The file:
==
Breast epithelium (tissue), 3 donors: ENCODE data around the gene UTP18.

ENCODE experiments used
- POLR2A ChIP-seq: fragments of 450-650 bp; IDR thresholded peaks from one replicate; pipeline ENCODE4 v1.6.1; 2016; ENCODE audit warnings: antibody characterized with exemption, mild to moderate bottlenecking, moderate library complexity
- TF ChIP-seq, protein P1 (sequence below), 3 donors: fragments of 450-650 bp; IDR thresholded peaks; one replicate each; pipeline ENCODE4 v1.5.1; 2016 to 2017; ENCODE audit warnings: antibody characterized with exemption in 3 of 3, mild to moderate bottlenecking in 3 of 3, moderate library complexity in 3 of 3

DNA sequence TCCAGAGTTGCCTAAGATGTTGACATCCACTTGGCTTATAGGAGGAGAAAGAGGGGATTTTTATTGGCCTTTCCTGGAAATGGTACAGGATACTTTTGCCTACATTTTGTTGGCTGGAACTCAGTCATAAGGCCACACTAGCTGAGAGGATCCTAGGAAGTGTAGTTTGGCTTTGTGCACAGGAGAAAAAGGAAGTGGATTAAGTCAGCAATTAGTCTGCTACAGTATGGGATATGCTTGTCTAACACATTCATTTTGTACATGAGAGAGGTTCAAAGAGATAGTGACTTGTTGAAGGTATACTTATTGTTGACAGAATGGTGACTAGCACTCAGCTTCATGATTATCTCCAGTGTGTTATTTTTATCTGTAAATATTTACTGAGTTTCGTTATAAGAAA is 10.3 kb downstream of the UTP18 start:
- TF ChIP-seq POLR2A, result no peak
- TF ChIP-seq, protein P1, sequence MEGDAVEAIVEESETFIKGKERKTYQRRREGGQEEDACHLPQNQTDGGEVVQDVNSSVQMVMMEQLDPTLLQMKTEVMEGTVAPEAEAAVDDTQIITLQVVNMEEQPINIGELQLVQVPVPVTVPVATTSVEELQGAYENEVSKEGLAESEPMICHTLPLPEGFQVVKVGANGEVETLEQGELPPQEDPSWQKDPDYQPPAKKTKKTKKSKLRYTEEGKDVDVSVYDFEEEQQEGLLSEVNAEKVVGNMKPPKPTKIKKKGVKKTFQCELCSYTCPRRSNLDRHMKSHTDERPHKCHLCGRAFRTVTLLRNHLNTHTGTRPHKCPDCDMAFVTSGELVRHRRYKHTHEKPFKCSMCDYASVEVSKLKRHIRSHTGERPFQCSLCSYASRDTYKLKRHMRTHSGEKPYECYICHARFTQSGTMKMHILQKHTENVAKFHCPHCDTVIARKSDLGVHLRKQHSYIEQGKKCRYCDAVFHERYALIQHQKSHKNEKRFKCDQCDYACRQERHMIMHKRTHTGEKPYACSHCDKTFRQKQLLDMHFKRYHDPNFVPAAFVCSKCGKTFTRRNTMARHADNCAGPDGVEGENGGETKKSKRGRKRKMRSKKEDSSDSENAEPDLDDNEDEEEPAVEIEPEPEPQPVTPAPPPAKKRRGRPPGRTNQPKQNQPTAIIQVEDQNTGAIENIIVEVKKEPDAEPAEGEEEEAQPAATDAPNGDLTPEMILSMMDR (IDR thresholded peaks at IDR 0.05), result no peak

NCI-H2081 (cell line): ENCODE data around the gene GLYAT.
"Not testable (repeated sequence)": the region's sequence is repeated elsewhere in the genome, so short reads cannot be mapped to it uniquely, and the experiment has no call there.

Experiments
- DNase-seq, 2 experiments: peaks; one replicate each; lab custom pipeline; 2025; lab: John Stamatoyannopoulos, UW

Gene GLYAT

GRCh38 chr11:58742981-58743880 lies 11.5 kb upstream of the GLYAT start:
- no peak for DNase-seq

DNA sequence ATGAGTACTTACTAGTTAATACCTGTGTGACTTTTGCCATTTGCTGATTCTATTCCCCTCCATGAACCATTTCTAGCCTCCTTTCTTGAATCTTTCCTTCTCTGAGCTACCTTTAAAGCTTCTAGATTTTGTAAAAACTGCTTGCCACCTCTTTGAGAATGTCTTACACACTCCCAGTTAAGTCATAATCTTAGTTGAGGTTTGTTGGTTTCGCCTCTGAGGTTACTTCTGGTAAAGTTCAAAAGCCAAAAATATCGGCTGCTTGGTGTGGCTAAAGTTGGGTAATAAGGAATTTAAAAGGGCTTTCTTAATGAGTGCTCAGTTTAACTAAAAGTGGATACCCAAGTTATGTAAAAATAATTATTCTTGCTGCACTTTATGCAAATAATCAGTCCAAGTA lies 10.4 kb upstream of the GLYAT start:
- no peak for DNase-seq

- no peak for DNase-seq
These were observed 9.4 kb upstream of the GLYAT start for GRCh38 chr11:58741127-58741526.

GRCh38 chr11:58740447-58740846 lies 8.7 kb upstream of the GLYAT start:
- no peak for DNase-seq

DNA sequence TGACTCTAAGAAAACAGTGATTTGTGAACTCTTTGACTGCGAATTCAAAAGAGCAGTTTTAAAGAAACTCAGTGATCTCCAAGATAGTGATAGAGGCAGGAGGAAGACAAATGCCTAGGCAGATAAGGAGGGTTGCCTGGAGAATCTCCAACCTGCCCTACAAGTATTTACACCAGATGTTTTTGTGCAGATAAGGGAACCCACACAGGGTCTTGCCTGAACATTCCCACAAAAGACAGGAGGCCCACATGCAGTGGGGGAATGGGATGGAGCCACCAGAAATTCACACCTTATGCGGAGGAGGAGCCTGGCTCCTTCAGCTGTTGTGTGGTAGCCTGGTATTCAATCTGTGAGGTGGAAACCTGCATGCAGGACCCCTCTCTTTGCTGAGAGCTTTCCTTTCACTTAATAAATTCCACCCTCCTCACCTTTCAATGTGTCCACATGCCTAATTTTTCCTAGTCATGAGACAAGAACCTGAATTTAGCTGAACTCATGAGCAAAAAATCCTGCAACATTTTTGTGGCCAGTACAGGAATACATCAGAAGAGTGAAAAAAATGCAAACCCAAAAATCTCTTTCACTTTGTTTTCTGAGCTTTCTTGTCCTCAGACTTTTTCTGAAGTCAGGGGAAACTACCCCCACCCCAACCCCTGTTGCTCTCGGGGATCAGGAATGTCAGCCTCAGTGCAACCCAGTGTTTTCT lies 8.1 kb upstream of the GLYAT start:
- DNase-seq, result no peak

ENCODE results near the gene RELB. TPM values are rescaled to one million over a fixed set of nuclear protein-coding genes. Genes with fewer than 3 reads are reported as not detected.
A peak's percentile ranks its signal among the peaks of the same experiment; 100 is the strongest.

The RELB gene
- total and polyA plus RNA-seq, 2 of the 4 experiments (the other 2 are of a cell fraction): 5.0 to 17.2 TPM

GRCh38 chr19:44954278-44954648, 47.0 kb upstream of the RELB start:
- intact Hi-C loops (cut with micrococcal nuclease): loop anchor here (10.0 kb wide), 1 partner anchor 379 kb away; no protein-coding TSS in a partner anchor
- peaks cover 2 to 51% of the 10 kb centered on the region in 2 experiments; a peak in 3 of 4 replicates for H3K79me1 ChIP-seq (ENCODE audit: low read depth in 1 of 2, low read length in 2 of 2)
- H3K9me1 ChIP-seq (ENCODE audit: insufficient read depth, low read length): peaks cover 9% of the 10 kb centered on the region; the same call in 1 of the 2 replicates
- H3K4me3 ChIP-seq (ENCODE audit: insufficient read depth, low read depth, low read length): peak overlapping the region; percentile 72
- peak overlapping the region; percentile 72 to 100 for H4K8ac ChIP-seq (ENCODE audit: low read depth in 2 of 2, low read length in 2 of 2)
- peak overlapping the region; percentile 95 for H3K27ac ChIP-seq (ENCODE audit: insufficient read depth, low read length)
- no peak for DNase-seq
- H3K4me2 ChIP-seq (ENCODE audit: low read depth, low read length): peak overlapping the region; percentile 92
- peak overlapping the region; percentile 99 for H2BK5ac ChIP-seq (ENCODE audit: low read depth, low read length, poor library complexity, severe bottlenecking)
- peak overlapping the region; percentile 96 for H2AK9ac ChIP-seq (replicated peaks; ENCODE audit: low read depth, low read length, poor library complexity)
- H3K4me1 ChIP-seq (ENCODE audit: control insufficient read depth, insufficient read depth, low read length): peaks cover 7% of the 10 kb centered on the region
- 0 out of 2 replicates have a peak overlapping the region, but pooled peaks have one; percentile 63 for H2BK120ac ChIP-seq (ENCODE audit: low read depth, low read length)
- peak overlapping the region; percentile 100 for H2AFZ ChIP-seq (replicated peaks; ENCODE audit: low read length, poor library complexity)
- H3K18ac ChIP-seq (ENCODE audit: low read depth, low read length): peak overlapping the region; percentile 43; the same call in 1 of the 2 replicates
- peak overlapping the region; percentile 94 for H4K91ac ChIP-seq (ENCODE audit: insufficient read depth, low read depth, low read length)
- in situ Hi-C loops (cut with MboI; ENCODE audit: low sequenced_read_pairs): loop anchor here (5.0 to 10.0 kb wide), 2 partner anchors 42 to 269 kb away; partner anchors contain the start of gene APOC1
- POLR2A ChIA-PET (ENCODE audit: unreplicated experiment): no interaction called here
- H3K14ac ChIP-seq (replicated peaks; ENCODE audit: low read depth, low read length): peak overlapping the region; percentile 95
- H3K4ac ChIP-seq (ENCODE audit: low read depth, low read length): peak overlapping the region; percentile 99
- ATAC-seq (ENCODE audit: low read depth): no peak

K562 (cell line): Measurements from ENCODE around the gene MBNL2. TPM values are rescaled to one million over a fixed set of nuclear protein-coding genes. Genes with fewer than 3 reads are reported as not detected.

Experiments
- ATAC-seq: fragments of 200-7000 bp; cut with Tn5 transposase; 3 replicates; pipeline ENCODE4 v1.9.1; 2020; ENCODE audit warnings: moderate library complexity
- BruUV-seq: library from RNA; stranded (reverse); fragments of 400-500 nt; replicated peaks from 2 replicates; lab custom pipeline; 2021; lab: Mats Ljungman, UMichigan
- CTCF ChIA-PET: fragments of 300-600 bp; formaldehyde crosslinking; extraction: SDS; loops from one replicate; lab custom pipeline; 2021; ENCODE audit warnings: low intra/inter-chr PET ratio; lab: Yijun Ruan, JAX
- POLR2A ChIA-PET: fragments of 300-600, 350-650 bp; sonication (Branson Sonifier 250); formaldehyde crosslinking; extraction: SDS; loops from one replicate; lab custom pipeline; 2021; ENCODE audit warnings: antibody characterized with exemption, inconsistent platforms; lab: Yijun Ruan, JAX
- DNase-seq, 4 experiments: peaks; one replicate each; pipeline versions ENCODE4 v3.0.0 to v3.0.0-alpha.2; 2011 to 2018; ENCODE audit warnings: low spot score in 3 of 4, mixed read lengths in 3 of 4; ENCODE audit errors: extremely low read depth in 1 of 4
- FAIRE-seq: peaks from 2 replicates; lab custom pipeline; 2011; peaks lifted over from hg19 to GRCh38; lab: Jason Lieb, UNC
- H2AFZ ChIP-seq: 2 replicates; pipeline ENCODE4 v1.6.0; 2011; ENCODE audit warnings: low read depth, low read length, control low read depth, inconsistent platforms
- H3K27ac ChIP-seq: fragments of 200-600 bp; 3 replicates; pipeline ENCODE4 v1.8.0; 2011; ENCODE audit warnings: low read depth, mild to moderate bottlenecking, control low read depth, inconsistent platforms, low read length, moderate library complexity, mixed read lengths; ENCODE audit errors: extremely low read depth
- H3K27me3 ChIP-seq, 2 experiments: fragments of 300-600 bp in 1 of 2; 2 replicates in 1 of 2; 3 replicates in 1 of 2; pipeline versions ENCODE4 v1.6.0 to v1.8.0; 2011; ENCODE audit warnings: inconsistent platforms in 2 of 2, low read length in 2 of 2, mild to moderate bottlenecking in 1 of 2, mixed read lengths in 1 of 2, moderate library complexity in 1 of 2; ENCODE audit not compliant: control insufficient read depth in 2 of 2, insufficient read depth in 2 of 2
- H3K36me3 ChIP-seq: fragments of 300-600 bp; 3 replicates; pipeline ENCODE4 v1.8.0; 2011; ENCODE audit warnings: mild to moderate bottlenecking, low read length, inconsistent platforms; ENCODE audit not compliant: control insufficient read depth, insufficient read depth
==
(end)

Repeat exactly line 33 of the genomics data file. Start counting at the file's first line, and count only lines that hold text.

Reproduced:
- peak overlapping the region; percentile 95 for H3K27ac ChIP-seq (ENCODE audit: insufficient read depth, low read length)